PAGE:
The Lamp of Fate eBook

This eBook from the Gutenberg Project consists of approximately 372 pages of information about The Lamp of Fate.

“So I have”—­bluntly.

“Then we’re not—­not unwelcome visitors any longer?” the soft, tantalising voice went on.  The low cadence of it seemed to tug at his very heartstrings.

He leaned nearer to her and, catching both her hands in his, twisted her round so that she faced him.

“Why do you ask?” he demanded, his voice suddenly roughened and uneven.

“Because I wanted to know—­of course!”—­lightly.

“Then—­you’re not an unwelcome visitor.  You never have been!  From the moment you came the place was different somehow.  When you go——­”

He stopped as though startled by the sound of his own words—­struck by the full significance of them.

“When you go!” he repeated blankly.  His grip of her slight hands tightened till it was almost painful.  “But you won’t go!  I can’t let you go now!  Magda—­”

The situation was threatening to get out of hand.  Magda drew quickly away from him, springing to her feet.

“Don’t talk like that,” she said hastily.  “You don’t mean it, you know.”

With a sudden, unexpected movement she slipped from his side and ran down to the river’s edge.  He caught a flashing glimpse of scarlet, heard the splash as her slim body cleaved the water, and a moment later all he could see was the red of her turban cap, bobbing like a scarlet poppy on the surface of the river, and the glimmer of a moon-white arm and shoulder as a smooth overhand stroke bore her swiftly away from him.

He stood staring after her, conscious of a sudden bewildered sense of check and thwarting.  The blood seemed leaping in his veins.  His heart thudded against his ribs.  He stepped forward impetuously as though to plunge in after the receding gleam of scarlet still flickering betwixt the branches which overhung the river.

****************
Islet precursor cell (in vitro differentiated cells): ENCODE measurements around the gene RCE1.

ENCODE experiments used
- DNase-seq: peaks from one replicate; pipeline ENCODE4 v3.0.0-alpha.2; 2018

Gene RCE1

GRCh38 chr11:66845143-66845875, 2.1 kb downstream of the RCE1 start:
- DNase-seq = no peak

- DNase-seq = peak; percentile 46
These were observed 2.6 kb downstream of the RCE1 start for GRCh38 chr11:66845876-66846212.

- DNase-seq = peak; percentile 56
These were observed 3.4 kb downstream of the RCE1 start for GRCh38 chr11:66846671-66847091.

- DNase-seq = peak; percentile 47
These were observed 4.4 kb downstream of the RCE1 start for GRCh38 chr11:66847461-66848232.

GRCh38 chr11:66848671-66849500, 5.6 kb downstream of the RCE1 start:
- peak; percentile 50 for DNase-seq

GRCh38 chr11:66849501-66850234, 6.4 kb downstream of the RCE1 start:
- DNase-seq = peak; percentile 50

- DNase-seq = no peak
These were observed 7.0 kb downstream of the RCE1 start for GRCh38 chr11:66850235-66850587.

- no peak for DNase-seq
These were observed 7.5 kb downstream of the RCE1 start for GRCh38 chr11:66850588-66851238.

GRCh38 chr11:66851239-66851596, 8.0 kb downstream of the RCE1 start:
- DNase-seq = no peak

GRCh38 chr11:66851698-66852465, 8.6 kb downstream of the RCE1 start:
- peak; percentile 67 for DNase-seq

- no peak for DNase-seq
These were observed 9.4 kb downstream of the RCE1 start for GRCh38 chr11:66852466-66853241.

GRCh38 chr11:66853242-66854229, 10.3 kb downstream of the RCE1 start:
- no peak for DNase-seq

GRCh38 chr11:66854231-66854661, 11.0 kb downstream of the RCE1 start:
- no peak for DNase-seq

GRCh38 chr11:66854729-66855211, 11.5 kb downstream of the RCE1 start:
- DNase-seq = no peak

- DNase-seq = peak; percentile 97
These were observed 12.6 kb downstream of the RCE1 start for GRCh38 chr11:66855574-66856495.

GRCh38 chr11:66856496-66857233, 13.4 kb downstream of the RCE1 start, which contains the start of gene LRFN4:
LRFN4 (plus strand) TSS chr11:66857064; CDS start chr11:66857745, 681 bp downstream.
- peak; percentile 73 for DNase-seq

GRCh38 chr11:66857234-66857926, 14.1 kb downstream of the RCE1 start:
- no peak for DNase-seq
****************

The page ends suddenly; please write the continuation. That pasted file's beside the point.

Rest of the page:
Then, with a stifled exclamation, he drew back, brushing his hand across his eyes as though to clear their vision.  What mad impulse was this urging him on to say and do such things as he had never before conceived himself saying or doing?

Magda had checked him on the brink of telling her—­what?  The sweat broke out on his forehead as the realisation surged over him.

“God!” he muttered.  “God!”



Magda hardly knew what impulse had bidden her save Dan Storran from himself—­check the hot utterance to which he had so nearly given voice and which to a certain extent she had herself provoked.  Driven by the bitterness of spirit which Michael’s treatment of her had engendered, she knew that she had flirted outrageously with Dan ever since she had come to Stockleigh.  She had bestowed no thought on June—­pretty, helpless June, watching with distressed, bewildered eyes while Dan unaccountably changed towards her, his moods alternating from sullen unresponsiveness to a kind of forced and contrite tenderness which she had found almost more difficult to meet and understand.

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The Lamp of Fate from Project Gutenberg. Public domain.
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